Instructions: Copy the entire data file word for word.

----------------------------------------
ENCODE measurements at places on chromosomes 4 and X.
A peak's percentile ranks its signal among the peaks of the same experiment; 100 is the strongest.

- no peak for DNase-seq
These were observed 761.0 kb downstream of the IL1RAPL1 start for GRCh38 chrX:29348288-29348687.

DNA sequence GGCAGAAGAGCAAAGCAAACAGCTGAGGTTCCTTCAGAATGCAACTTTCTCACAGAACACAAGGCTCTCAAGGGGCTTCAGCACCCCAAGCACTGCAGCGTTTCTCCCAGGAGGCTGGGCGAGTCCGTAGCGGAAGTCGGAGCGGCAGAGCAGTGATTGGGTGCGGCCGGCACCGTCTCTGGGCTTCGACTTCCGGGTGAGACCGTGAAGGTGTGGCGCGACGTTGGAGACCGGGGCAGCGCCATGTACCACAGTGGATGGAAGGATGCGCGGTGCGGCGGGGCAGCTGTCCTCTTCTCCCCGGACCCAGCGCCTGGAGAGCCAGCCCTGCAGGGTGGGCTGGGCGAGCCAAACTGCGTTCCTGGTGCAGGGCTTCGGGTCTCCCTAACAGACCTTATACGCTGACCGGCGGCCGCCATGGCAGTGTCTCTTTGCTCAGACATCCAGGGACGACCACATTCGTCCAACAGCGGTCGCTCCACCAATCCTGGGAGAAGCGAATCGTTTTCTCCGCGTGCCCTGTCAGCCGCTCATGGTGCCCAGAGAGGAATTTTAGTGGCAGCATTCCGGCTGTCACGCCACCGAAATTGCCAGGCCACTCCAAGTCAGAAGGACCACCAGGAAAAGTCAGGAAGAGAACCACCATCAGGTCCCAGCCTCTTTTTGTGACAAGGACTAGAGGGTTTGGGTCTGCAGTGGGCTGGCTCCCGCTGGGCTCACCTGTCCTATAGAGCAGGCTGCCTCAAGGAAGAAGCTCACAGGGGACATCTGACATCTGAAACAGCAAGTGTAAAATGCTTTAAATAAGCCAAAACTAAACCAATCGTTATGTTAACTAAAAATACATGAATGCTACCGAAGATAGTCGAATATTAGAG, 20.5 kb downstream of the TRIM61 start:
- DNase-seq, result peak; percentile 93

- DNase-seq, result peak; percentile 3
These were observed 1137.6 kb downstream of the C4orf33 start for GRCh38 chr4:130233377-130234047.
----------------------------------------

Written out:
ENCODE measurements at places on chromosomes 4 and X.
A peak's percentile ranks its signal among the peaks of the same experiment; 100 is the strongest.

- no peak for DNase-seq
These were observed 761.0 kb downstream of the IL1RAPL1 start for GRCh38 chrX:29348288-29348687.

DNA sequence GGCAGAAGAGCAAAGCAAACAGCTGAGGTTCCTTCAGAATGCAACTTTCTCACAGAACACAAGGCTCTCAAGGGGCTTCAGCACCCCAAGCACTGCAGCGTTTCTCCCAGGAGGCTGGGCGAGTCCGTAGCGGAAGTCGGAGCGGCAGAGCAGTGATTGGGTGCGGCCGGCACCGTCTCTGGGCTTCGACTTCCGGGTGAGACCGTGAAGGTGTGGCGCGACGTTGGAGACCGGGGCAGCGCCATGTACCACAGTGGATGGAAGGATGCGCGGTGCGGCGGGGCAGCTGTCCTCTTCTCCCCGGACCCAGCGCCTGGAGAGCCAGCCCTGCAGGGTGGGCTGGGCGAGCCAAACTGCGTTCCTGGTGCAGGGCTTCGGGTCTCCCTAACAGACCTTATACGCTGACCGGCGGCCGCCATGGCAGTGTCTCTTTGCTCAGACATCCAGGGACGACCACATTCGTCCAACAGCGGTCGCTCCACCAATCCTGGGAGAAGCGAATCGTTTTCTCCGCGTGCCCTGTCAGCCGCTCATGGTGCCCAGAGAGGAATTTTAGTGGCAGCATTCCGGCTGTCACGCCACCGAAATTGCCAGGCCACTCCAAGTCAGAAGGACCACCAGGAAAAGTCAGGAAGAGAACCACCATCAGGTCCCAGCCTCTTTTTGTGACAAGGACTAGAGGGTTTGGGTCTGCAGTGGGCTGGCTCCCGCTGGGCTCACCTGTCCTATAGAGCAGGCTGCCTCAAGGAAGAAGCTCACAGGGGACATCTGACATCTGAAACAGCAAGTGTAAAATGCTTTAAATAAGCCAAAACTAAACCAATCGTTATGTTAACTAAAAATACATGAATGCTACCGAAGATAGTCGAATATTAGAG, 20.5 kb downstream of the TRIM61 start:
- DNase-seq, result peak; percentile 93

- DNase-seq, result peak; percentile 3
These were observed 1137.6 kb downstream of the C4orf33 start for GRCh38 chr4:130233377-130234047.